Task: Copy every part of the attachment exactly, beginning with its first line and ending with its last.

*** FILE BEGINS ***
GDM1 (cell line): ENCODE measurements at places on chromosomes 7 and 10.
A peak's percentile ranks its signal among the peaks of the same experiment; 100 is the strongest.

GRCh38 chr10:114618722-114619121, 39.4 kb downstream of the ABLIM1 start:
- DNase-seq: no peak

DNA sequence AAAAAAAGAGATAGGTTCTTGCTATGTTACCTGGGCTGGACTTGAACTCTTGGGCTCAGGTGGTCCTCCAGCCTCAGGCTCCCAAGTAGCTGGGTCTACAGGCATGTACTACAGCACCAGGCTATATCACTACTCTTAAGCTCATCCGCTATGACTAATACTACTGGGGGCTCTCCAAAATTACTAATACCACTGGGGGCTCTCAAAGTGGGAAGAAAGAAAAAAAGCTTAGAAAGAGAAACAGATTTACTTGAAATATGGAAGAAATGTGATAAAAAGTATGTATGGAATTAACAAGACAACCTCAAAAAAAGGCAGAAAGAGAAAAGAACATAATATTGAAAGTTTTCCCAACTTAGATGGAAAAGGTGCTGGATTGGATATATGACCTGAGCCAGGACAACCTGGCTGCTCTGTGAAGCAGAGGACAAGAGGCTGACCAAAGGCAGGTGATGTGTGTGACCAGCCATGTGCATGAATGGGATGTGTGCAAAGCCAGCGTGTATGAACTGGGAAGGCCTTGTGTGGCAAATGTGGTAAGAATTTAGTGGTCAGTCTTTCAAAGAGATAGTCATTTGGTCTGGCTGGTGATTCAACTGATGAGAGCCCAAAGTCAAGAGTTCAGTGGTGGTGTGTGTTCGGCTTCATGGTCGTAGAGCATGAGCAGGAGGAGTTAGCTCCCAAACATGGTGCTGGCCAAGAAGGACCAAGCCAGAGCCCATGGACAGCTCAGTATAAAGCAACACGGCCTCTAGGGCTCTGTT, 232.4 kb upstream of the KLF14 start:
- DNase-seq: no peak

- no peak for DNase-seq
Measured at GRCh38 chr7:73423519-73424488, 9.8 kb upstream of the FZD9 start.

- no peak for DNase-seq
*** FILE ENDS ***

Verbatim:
GDM1 (cell line): ENCODE measurements at places on chromosomes 7 and 10.
A peak's percentile ranks its signal among the peaks of the same experiment; 100 is the strongest.

GRCh38 chr10:114618722-114619121, 39.4 kb downstream of the ABLIM1 start:
- DNase-seq: no peak

DNA sequence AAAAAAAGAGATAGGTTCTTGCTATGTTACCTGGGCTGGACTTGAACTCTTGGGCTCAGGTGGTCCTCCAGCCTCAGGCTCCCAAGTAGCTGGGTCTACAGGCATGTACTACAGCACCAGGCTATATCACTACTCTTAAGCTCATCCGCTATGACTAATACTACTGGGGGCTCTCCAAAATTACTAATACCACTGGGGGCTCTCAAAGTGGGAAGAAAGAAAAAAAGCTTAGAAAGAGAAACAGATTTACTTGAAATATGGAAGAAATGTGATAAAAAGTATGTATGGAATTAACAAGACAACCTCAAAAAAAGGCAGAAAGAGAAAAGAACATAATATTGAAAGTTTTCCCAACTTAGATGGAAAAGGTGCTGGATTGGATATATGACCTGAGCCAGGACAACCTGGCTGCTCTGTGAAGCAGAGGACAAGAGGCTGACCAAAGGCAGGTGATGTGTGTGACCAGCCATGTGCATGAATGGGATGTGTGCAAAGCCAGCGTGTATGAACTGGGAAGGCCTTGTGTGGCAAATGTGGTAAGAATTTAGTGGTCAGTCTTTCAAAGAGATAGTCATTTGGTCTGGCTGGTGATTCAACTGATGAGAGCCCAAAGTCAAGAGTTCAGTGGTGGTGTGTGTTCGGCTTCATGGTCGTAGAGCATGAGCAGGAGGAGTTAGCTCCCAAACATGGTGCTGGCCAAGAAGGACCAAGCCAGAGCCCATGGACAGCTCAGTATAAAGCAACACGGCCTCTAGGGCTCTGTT, 232.4 kb upstream of the KLF14 start:
- DNase-seq: no peak

- no peak for DNase-seq
Measured at GRCh38 chr7:73423519-73424488, 9.8 kb upstream of the FZD9 start.

- no peak for DNase-seq